The Chiara Quartet powerfully impressed in Bartók. Playing two of the three quartets from memory, their Bartók bowing—on the bridge, on the fingerboard, with the wood striking the string, with martellato, or hammered strokes—fashioned a veritable sound lab in the John Knowles Paine Concert Hall at Harvard University Friday evening. Neither was there any paucity of energy in their takes on Bartók’s first, third, and fifth. After a good deal of smoke, real flames broke out in the Finale of the fifth.
A near-packed house for an all-Bartók show such as this speaks volumes about our community of music lovers. At 8:08 pm, violinists Rebecca Fischer and Hyeyung Julie Yoon, violist Jonah Sirota, and cellist Gregory Beaver took the stage. An illuminating introduction to the program began with Beaver pulling out a cell phone to have us hear “Fly Peacock Fly,” one of the staggering numbers of folksongs Béla Bartók had recorded early in the 20th century. Chiara went on to play the end of the third movement from the first quartet where the composer “worked some other stuff to go along with that folksong.” That was a powerful connection of folk and art. And with that in mind, Beaver suggested we put aside ideas of dissonance and approach the quartets as “a feeling of community.”
From an earlier BMInt interview Rebecca Fisher opined: “To our knowledge, no other quartet has performed the complete cycle of Bartok Quartets from memory. The Kolisch Quartet, well-known for their playing by heart, certainly played the Bartok quartets (Bartok’s sixth quartet is dedicated to the group, and they premiered the work), but we are not aware whether they ever performed the complete Bartok cycle by heart.”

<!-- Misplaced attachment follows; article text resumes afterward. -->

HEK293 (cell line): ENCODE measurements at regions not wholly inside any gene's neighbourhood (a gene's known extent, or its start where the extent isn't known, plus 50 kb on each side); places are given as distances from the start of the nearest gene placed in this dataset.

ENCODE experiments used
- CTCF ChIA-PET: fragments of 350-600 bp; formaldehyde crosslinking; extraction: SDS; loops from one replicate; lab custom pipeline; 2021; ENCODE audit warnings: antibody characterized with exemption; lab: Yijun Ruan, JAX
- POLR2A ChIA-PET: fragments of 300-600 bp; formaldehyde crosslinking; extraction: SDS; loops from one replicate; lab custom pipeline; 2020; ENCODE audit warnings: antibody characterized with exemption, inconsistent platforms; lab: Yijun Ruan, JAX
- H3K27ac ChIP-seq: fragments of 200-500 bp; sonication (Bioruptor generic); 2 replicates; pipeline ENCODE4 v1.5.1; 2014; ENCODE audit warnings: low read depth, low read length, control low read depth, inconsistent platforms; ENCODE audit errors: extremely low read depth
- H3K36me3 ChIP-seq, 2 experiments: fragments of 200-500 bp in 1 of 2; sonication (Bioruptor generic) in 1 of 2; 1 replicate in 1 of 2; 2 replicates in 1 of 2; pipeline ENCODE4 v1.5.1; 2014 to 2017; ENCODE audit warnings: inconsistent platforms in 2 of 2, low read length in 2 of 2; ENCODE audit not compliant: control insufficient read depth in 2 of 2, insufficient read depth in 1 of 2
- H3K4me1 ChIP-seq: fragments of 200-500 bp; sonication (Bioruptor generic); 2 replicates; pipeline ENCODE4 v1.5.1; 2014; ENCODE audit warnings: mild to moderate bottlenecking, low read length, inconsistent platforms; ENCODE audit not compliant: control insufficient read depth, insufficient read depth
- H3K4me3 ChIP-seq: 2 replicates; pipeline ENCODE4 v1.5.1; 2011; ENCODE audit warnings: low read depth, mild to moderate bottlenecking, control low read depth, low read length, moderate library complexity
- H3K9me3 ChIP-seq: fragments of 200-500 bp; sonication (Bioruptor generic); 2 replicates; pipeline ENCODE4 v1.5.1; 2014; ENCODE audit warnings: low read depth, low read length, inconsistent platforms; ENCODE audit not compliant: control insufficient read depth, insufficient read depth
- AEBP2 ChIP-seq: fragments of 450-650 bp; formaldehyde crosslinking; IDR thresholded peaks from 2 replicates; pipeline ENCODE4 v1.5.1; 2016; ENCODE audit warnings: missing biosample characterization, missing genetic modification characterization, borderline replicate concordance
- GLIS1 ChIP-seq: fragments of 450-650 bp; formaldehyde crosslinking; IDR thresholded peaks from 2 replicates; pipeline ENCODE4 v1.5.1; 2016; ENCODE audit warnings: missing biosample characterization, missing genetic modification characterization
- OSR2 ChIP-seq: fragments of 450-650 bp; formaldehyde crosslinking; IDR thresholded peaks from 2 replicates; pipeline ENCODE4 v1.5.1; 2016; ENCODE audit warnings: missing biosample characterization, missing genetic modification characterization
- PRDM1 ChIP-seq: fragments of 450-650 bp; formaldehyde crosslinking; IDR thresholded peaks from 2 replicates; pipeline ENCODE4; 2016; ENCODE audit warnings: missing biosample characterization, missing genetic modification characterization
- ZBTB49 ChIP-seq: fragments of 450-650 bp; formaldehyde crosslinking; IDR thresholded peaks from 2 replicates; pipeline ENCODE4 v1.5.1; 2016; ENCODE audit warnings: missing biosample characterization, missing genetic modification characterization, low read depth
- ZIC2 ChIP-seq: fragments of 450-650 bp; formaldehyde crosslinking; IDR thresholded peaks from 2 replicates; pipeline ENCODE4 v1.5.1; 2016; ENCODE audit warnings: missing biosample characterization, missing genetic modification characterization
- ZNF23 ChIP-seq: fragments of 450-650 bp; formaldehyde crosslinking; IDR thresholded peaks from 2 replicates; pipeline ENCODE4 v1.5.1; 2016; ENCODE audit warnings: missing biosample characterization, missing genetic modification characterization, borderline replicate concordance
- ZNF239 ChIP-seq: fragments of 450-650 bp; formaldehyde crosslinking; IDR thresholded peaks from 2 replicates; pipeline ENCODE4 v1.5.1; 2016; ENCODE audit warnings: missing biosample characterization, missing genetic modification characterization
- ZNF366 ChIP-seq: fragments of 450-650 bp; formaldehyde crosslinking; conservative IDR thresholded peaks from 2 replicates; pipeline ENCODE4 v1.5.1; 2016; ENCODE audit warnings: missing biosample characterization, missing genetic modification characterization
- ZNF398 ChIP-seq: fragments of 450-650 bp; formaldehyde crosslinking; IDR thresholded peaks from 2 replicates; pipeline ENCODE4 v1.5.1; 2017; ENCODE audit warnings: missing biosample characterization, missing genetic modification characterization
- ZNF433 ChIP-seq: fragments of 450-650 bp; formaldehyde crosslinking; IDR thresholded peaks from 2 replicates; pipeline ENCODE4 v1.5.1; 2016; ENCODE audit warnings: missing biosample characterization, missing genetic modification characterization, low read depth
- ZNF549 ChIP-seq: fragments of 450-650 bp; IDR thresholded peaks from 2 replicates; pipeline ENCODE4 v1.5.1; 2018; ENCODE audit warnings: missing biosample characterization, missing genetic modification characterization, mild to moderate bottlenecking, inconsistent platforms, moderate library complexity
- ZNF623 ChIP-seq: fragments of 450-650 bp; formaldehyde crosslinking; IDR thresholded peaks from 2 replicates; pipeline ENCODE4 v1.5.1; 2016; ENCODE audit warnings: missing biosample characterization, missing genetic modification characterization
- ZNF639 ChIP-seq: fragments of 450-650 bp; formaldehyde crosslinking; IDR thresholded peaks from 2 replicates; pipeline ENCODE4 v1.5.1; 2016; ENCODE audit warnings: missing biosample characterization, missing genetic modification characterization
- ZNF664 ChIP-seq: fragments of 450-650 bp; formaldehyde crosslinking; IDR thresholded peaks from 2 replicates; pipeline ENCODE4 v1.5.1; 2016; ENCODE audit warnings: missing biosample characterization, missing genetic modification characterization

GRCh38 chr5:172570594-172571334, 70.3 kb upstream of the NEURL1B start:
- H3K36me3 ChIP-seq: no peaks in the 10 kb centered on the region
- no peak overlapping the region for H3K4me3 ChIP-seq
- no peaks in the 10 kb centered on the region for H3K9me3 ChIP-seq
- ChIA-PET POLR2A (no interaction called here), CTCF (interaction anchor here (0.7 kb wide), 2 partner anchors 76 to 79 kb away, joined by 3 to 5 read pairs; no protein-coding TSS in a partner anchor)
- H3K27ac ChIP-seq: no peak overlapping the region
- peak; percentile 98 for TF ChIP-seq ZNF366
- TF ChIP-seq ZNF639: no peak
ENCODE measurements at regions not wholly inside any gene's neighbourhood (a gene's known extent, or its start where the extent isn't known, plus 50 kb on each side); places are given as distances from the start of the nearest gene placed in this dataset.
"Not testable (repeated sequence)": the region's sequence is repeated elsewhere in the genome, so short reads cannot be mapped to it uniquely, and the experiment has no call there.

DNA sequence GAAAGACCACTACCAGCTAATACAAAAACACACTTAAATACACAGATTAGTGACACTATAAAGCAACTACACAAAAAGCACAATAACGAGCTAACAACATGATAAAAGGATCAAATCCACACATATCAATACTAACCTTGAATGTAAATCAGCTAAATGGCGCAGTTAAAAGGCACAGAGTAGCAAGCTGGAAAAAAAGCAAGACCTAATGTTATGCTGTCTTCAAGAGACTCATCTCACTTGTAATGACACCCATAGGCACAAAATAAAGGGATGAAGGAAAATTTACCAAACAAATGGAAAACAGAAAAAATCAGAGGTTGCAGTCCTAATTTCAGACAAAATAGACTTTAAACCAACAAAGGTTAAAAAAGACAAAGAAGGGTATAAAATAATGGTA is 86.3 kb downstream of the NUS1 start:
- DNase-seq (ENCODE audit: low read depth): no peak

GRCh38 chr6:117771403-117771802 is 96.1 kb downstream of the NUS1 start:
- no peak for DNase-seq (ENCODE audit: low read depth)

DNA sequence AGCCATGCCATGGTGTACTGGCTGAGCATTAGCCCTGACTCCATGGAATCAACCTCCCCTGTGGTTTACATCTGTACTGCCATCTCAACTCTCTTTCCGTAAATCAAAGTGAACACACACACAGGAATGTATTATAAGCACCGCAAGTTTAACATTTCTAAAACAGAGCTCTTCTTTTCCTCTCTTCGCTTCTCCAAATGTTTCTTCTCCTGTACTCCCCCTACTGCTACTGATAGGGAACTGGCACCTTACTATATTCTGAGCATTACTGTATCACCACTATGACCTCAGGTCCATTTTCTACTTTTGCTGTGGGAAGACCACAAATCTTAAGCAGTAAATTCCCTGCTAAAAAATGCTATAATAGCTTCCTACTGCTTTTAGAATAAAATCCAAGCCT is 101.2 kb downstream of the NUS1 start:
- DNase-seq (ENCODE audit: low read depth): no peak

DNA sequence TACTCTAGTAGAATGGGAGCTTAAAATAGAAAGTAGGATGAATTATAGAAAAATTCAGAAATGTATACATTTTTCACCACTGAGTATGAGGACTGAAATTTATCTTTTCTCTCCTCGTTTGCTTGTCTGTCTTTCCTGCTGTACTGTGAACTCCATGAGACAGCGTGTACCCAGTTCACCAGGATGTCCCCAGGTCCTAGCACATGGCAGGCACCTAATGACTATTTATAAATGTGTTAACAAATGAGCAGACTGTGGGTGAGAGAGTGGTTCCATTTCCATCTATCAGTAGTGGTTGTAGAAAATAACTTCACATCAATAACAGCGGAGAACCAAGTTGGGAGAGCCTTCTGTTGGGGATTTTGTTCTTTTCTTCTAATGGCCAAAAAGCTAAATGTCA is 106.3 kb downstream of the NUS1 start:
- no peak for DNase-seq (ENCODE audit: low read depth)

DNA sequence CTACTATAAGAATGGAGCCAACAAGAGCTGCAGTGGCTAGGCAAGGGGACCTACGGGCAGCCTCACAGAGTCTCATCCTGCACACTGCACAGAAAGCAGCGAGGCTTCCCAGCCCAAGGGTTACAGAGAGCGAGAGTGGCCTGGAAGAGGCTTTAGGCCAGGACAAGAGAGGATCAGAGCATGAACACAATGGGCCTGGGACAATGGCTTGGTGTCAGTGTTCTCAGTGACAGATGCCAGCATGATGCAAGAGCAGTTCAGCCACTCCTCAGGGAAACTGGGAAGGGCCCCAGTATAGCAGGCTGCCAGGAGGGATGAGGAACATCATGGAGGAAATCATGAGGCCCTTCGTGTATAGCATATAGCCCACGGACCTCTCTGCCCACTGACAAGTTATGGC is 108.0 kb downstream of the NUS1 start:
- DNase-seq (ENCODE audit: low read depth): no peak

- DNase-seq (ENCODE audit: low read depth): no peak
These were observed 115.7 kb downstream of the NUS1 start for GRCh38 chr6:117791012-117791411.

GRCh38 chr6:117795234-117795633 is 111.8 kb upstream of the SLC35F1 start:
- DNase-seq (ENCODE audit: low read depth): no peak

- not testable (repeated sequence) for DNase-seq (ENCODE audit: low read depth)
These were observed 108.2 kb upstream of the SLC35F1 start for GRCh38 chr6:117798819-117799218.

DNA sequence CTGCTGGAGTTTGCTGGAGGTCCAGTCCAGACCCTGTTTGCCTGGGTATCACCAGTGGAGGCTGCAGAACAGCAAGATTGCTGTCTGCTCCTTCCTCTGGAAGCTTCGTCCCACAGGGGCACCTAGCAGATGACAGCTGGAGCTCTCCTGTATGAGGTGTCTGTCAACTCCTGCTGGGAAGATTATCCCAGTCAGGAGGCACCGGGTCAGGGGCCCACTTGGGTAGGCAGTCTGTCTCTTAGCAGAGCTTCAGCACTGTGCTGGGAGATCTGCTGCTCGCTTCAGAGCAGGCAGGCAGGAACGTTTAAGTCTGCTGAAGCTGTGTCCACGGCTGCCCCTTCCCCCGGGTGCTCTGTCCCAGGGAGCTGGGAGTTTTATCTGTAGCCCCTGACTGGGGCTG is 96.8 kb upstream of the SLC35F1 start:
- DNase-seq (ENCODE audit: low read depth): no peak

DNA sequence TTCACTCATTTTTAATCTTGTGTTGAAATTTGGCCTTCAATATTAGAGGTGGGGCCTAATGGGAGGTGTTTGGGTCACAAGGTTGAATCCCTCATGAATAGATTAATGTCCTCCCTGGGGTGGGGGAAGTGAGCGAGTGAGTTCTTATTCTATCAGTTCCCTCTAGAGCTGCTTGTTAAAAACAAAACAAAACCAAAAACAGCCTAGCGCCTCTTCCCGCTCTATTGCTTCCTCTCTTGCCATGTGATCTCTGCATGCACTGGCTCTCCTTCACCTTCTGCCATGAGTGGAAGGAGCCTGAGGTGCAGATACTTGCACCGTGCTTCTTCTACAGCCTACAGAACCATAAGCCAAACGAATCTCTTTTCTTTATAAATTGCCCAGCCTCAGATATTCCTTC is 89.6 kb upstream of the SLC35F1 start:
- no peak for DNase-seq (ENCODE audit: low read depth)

Why Chiara read the shortest of all the quartets, the third, which lasts 15 minutes, rather than playing it from memory, I do not know. Did they feel they were not ready? Chiara certainly displayed enormous control throughout the evening, be it by memory or not. As Blodgett Artist-in-Residence the young foursome appeared on the cusp of penetrating the soul and spirit of Bartók string language.
Again, from the interview: “It is always a special experience to finish the cycle (and any concert, for that matter) with the transcendent ending of the sixth quartet.” This would apply to the fifth’s Finale marked Allegro vivace, which caught fire, emphatically locating and confirming Bartók’s realm of sensation, sound, string—and spirit. While many a moment of a particular kind flared throughout the quartets, as water is to fire, Chiara’s disposition of overworking fortes and underworking pianos intermittently put a damper on any gestalt-type outcome.
Any number of passages of such could be cited. What appears in the score as piano often became forte and forte, fortissimo. For an obvious example, the opening of the third quartet did not sound or feel at all pianissimo, as it was too loud and overcharged with energy. Swooning, especially in the violins, distracted, reducing melodic shape to a series of individual notes. One such shape was the rising and falling motive in thirds that starts the scherzo of the fifth quartet. Marked piano, a crescendo-diminuendo from Chiara turned this simple wisp into a jerky phrase. This repeated motive, now looking in on itself, disturbed momentum.
Chiara came close, though, to making it quite a night of Bartók. They will perform three even numbered quartets Friday, April 11th. Unfortunately, the Takács Quartet will do the same quartets on the same night at Jordan Hall. And don’t neglect to consider the Borromeo, when they essay all six of Bartok’s quartets at Jordan Hall on May 14th.